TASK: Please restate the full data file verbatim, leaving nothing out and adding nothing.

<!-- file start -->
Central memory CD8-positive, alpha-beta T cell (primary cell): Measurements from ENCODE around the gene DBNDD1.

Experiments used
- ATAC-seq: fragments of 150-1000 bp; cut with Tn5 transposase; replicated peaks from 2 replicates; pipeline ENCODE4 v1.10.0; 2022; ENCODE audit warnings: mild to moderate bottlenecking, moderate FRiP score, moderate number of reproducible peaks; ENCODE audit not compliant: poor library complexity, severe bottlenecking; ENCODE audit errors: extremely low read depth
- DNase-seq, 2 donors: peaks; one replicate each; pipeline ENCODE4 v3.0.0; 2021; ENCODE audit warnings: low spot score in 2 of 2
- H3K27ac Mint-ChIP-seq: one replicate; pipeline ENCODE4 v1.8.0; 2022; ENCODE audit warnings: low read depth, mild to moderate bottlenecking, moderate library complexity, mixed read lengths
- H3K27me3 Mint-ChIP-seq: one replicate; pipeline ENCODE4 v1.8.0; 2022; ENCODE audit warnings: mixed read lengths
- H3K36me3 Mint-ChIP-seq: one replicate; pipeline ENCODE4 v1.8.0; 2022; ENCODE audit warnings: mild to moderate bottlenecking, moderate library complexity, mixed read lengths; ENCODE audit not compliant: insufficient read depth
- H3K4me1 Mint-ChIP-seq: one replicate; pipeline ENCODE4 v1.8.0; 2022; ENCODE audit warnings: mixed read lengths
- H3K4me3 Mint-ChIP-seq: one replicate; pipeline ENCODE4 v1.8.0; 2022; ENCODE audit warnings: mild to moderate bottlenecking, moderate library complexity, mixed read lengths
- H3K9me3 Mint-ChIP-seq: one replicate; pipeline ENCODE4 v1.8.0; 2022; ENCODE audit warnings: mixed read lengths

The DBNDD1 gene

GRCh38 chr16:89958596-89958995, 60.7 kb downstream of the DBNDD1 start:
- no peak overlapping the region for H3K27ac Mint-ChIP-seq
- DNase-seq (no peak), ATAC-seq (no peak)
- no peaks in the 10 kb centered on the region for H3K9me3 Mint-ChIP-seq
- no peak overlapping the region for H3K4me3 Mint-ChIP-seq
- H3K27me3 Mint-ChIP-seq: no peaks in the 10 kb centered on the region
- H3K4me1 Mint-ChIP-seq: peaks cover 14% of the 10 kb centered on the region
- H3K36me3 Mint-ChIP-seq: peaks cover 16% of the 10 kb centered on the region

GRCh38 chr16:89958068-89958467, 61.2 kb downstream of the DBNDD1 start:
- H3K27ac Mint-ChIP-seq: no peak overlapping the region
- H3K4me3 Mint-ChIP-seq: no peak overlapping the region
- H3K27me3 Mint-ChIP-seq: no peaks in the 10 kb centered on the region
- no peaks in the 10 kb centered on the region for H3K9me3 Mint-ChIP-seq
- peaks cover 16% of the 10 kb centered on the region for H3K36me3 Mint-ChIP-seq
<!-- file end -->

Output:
Central memory CD8-positive, alpha-beta T cell (primary cell): Measurements from ENCODE around the gene DBNDD1.

Experiments used
- ATAC-seq: fragments of 150-1000 bp; cut with Tn5 transposase; replicated peaks from 2 replicates; pipeline ENCODE4 v1.10.0; 2022; ENCODE audit warnings: mild to moderate bottlenecking, moderate FRiP score, moderate number of reproducible peaks; ENCODE audit not compliant: poor library complexity, severe bottlenecking; ENCODE audit errors: extremely low read depth
- DNase-seq, 2 donors: peaks; one replicate each; pipeline ENCODE4 v3.0.0; 2021; ENCODE audit warnings: low spot score in 2 of 2
- H3K27ac Mint-ChIP-seq: one replicate; pipeline ENCODE4 v1.8.0; 2022; ENCODE audit warnings: low read depth, mild to moderate bottlenecking, moderate library complexity, mixed read lengths
- H3K27me3 Mint-ChIP-seq: one replicate; pipeline ENCODE4 v1.8.0; 2022; ENCODE audit warnings: mixed read lengths
- H3K36me3 Mint-ChIP-seq: one replicate; pipeline ENCODE4 v1.8.0; 2022; ENCODE audit warnings: mild to moderate bottlenecking, moderate library complexity, mixed read lengths; ENCODE audit not compliant: insufficient read depth
- H3K4me1 Mint-ChIP-seq: one replicate; pipeline ENCODE4 v1.8.0; 2022; ENCODE audit warnings: mixed read lengths
- H3K4me3 Mint-ChIP-seq: one replicate; pipeline ENCODE4 v1.8.0; 2022; ENCODE audit warnings: mild to moderate bottlenecking, moderate library complexity, mixed read lengths
- H3K9me3 Mint-ChIP-seq: one replicate; pipeline ENCODE4 v1.8.0; 2022; ENCODE audit warnings: mixed read lengths

The DBNDD1 gene

GRCh38 chr16:89958596-89958995, 60.7 kb downstream of the DBNDD1 start:
- no peak overlapping the region for H3K27ac Mint-ChIP-seq
- DNase-seq (no peak), ATAC-seq (no peak)
- no peaks in the 10 kb centered on the region for H3K9me3 Mint-ChIP-seq
- no peak overlapping the region for H3K4me3 Mint-ChIP-seq
- H3K27me3 Mint-ChIP-seq: no peaks in the 10 kb centered on the region
- H3K4me1 Mint-ChIP-seq: peaks cover 14% of the 10 kb centered on the region
- H3K36me3 Mint-ChIP-seq: peaks cover 16% of the 10 kb centered on the region

GRCh38 chr16:89958068-89958467, 61.2 kb downstream of the DBNDD1 start:
- H3K27ac Mint-ChIP-seq: no peak overlapping the region
- H3K4me3 Mint-ChIP-seq: no peak overlapping the region
- H3K27me3 Mint-ChIP-seq: no peaks in the 10 kb centered on the region
- no peaks in the 10 kb centered on the region for H3K9me3 Mint-ChIP-seq
- peaks cover 16% of the 10 kb centered on the region for H3K36me3 Mint-ChIP-seq